Bloomington Montessori School in the News
Meridith to lead Bloomington Montessori School
Roger Meridith is the new Head of School for the Bloomington Montessori School.
Meridith replaces interim head of school and retired Montessori teacher Linda Mjolsnes.
Susan Yeley, president of the school's board of directors, said it was both Meridith's extensive educational background and open personality that impressed both the board and staff.
"We were struck on the search committee, and by everyone that encountered him, on what an open person he was and really what a people person he is," Yeley said. Meridith has more than 35 years of experience in educational administration including having served as Head of School for Pinnacle School, director of education at the John Waldron Arts Center and as athletic administrator in the Cincinnati Public Schools.
As head of school, Meridith will conduct some of the administrative duties that for years were done by Montessori teachers.
"We are really looking for an educational leader, someone who can take the administrative burden off of the teachers and start to solidify a positive child-centered culture," Yeley said. "I think he'll be able to do that."
Meridith, who began his new job last week, said he looks forward to being a part of the deep-rooted Montessori community.
"It's a great community . and it's an exciting opportunity and I'm looking forward to beginning to increase and grow this great community here," he said.
Students, parents and teachers cooperate to give
This article, special to the HT, orginally appeared in The Herald Times on 1/7/2013. Reproduced with permission.
Every year during the holiday season between Thanksgiving and Christmas vacation at Bloomington Montessori School — during the time most children are likely thinking about what they hope to get — we turn our focus toward what we can give.
The first- through third-grade children make crafts to sell, and we hold a bake sale to raise money to sponsor a needy local family and support charities the children choose.
Each child has a job in the project: Some make posters advertising the sale, some take a shift selling at the sale, some go shopping to buy the gifts, some make cards for the family and some deliver the gifts.
Then we hold a "peace circle," in which the children choose charities to support with any money that is left over after the gifts have been bought.
This year, we raised a record $1,313!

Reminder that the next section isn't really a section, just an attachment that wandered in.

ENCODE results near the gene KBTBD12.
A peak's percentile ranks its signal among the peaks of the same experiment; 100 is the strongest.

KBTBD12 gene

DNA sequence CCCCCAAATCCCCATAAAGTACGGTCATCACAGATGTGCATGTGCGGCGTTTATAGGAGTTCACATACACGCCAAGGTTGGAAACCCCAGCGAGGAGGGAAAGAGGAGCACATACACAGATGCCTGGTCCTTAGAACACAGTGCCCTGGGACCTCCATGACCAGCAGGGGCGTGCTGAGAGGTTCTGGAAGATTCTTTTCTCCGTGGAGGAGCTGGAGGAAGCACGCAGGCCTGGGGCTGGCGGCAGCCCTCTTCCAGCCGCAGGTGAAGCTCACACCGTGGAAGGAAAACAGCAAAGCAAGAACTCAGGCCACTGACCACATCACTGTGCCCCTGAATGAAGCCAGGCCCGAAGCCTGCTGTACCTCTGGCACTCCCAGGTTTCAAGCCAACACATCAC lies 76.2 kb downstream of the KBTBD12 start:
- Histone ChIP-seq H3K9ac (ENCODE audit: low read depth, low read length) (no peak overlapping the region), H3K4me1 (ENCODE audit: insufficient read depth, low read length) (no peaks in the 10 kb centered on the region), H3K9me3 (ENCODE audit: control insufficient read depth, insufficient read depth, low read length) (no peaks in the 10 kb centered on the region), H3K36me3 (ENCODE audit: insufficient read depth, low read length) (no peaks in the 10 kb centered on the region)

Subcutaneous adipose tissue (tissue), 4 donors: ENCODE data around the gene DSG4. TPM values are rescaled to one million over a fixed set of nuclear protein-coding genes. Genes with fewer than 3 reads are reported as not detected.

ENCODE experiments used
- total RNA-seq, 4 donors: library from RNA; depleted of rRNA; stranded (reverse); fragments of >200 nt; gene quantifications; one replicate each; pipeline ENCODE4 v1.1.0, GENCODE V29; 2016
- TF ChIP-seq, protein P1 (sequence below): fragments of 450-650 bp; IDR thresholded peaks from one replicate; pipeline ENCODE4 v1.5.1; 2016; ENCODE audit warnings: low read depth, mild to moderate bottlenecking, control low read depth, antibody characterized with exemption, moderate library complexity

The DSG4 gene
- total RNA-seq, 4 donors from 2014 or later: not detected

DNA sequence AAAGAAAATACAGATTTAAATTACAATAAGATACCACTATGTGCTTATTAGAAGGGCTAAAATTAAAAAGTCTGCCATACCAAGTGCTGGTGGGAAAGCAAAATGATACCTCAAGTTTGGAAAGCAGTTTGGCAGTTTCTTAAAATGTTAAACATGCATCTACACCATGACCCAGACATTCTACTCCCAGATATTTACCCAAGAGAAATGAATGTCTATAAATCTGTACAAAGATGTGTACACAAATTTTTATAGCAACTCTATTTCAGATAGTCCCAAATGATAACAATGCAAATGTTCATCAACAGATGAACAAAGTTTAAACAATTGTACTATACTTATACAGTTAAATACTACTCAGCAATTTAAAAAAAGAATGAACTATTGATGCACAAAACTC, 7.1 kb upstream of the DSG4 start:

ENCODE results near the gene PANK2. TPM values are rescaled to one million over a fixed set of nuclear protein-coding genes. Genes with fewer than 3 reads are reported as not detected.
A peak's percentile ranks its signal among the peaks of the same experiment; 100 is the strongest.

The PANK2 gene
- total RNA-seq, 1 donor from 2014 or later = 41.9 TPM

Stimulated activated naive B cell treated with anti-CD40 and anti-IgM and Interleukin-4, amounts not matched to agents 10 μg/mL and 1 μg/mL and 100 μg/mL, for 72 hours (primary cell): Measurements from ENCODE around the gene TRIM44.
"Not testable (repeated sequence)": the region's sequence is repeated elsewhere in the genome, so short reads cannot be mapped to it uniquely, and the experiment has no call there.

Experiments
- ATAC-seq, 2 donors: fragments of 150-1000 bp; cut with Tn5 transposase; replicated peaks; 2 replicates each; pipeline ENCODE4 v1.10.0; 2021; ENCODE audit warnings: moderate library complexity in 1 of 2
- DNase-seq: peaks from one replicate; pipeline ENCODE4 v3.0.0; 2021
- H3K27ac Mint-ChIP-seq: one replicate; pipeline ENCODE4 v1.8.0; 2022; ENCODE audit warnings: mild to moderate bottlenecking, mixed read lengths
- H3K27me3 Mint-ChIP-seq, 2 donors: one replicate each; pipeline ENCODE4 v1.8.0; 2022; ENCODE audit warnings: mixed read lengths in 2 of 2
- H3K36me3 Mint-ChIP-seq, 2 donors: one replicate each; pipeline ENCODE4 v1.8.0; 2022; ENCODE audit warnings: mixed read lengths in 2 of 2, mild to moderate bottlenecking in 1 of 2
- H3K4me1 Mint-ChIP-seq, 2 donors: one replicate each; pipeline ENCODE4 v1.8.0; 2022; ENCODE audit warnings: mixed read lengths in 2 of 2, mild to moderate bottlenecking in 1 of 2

We sponsored a family with three children, and then gave money to seven different organizations: World Wildlife Fund, Habitat for Humanity, ASPCA, Bloomington Animal Shelter, Doctors Without Borders, Heifer International and CARE.
These organizations represent the children’s care and concern for animals both domestic and wild, for children around the world, for people needing homes and medical care in extreme circumstances.
We are deeply grateful for the support of our wonderful community of parents, without whose baking and buying of baked goods and crafts this project wouldn’t be possible.
It provides the children the priceless experience of giving of themselves to help others, and is a cornerstone of our peace education at Bloomington Montessori School.
Building addition allows Bloomington Montessori School to add students
When Eve Cusack attended the Bloomington Montessori School in the late 1970s and early ’80s, the school was one classroom, two teachers and a handful of students. Although the school’s philosophy on education has not changed since that time, the building and its student population have continued to grow, a fact that is not surprising to Cusack, who now teaches at the school.
"I think that in itself speaks for the demand for Montessori education in this community and to the outcomes that people see with children who go through our program," said Cusack, who teaches students ages 3 to 6.
The Bloomington Montessori School recently completed a 6,000-square-foot expansion that provides more space for its current students and allows it to serve more children.
The expansion meant the school’s growing group of 6- to 9-year-old students could move into the new addition, letting the 9- to 12-year-old students move into the younger students’ old classroom, which is larger.
"The 9-12 kids get a lot more space, and now they have dedicated space for curriculum areas that they didn’t have before," said board president Sara Yeley.
The extra space also allowed for a second, all-day preschool classroom and upped the school’s potential capacity from 160 students to around 220. "We’ve always had a huge wait list at the 6- to 9-year-old level, particularly, and at the preschool level," Yeley said. "So we’ve been able to offer spots to everyone who’s on our wait list, and we can take more."
Amy Lifton has been teaching at the Montessori School for 16 years. She said although the school has always maintained a small student-to-teacher ratio, prior to the expansion, all four teachers and the students were in the same room. That made crowd control a little difficult, according to Lifton.
Although the student/teacher ratio is the same, the expansion has allowed the classes to spread out. So students have the benefit of quieter, smaller classes in the morning and larger, group activities in the afternoons.
"Now that we each have our own separate space … the atmosphere is calmer and quieter so we can spend more time working with individual kids and teaching small group lessons," she said. "The room just feels more calm and spacious and peaceful."
While staff and students are excited about the expansion, students such as 11-year-old Frances Sheets said the school still feels like the tight-knit community so many of them have come to love.
In fact, the small classrooms and closeness of the students and staff is what the sixth-grader said she likes most about attending Bloomington Montessori School.
"It’s small, so you know everyone and you’re good friends with everyone," Frances said.